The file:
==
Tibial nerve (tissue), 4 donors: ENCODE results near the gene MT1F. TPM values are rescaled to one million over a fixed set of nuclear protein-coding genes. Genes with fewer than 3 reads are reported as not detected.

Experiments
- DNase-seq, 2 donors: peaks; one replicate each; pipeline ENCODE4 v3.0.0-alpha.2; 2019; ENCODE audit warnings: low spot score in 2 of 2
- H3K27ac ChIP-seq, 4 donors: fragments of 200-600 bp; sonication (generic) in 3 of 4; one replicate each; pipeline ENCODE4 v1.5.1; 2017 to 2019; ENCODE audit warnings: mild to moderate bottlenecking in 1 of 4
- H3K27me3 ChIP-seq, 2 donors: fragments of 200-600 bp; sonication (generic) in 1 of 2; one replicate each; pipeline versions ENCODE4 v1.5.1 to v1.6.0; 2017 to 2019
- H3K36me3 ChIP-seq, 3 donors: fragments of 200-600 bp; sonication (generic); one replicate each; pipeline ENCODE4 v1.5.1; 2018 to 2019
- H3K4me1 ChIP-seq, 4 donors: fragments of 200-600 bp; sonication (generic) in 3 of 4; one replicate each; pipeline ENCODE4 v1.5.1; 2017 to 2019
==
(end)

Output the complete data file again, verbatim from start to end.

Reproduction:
Tibial nerve (tissue), 4 donors: ENCODE results near the gene MT1F. TPM values are rescaled to one million over a fixed set of nuclear protein-coding genes. Genes with fewer than 3 reads are reported as not detected.

Experiments
- DNase-seq, 2 donors: peaks; one replicate each; pipeline ENCODE4 v3.0.0-alpha.2; 2019; ENCODE audit warnings: low spot score in 2 of 2
- H3K27ac ChIP-seq, 4 donors: fragments of 200-600 bp; sonication (generic) in 3 of 4; one replicate each; pipeline ENCODE4 v1.5.1; 2017 to 2019; ENCODE audit warnings: mild to moderate bottlenecking in 1 of 4
- H3K27me3 ChIP-seq, 2 donors: fragments of 200-600 bp; sonication (generic) in 1 of 2; one replicate each; pipeline versions ENCODE4 v1.5.1 to v1.6.0; 2017 to 2019
- H3K36me3 ChIP-seq, 3 donors: fragments of 200-600 bp; sonication (generic); one replicate each; pipeline ENCODE4 v1.5.1; 2018 to 2019
- H3K4me1 ChIP-seq, 4 donors: fragments of 200-600 bp; sonication (generic) in 3 of 4; one replicate each; pipeline ENCODE4 v1.5.1; 2017 to 2019